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Luck of the Irish!

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StPatricksDay2St. Patrick’s Day is just around the corner and for all you Irish lads out their here is a little background behind some fun Irish wedding traditions.

The Claddagh Ring is an Irish ring that can either be given as token of love or worn as a wedding ring.  It is heart held by two hands with the heart topped with a crown.  The hands represent faith, the crown symbolizes honor, andS2704_BIG the heart signifies love.  The motto of the ring is: “Let love and friendship reign”.  A single Irish woman will wear the Claddagh Ring on her right hand with the heart facing outward toward the end of her finger signifying she is free to see whomever she desires.  If the ring is worn on the right hand with the heart facing inward toward the woman’s knuckle, then she is engaged to be married.  Lastly, if the ring is worn on the left hand of the woman, it signifies that she is married.

One Irish tradition that takes place on the actual wedding day is the tradition that the couple walk to the church together before exchanging their wedding vows.  As the couple walks down the street to the chapel, guests would not only throw rice to bless the marriage, but larger items such as pots and pans!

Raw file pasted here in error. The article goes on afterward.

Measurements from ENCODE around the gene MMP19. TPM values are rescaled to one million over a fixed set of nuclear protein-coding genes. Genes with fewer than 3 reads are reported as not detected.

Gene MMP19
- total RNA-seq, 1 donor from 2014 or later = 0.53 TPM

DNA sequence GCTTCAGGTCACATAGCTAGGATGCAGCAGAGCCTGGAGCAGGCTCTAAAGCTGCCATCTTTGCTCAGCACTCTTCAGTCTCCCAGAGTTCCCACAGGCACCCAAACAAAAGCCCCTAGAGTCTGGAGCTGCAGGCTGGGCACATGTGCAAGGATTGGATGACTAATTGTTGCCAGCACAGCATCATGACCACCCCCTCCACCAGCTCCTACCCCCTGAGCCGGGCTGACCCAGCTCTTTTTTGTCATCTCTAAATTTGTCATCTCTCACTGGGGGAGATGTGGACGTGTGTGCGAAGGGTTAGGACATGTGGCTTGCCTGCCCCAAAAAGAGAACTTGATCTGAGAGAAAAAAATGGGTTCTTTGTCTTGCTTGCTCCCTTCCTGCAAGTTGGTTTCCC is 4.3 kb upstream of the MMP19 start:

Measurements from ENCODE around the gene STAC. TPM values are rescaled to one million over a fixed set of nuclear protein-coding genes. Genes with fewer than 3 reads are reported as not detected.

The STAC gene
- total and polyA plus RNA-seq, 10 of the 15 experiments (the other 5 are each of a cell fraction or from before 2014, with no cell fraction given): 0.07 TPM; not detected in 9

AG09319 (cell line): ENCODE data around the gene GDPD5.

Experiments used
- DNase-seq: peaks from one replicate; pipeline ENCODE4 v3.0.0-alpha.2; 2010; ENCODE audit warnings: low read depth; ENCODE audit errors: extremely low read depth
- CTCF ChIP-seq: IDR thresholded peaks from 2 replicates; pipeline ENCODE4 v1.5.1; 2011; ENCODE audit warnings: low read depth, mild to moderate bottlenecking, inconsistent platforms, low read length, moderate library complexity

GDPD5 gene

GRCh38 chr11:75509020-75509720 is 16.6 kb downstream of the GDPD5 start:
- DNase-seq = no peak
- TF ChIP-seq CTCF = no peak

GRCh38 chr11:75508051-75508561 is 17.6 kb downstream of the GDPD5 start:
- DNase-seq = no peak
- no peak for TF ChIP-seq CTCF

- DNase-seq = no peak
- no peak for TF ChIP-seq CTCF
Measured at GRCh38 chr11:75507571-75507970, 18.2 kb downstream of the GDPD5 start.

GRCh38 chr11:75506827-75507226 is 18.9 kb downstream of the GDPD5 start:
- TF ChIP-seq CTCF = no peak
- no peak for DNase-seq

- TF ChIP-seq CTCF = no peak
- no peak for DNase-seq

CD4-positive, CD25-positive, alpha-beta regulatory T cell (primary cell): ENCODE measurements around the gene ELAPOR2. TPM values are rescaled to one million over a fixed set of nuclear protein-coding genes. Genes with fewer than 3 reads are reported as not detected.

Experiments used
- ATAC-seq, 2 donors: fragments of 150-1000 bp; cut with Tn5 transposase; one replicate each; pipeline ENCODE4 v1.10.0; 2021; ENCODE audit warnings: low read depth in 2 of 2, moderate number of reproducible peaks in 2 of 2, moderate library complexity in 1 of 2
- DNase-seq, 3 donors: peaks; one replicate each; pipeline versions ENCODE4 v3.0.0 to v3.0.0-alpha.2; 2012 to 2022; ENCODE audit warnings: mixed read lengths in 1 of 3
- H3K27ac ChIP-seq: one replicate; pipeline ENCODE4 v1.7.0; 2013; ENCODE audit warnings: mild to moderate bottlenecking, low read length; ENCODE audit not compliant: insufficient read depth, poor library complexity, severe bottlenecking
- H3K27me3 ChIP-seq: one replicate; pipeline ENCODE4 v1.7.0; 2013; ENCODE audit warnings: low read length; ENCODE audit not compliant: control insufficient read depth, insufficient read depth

A traditional Irish bride wears a blue wedding dress, instead of the typical white gown.  The blue symbolized purity in ancient times and was this way until the year 1499 when the white wedding dress began to also symbolize purity and virginity. The English lavender color which symbolizes love, loyalty, devotion and even luck is often mixed with the bride’s wedPC1222W-LARGEding bouquet to help bring happiness and a forever lasting union between the couple.

Another tradition is for the bride to wear her hair in a braid for the wedding.  The braided hair is an ancient symbol of feminine power and luck.  To set a wedding date on St. Patrick’s Day is also a symbol of luck and considered to be the luckiest wedding anniversary date in Ireland.

One final tradition is the Irish honeymoon.  In Irish the word “honeymoon” is “mi na meala” which can be translated to “the month of honey”.  Yup, that’s right!  The Irish newlyweds take an entire month to spend together drinking honeyed wine, in a secluded destination away from their family so that they could not try to separate them.  This originated from those couples who had eloped without telling their families.  It was believed that after a month had passed the bride would have become pregnant and the family would therefore accept the marriage and desire for her to remain with her new husband.

So for those of you with a little bit of Irish blood in you, maybe try to incorporate some of these fun Irish traditions into your wedding day celebration or even plan a St. Patrick’s Day wedding to bring you some extra luck!

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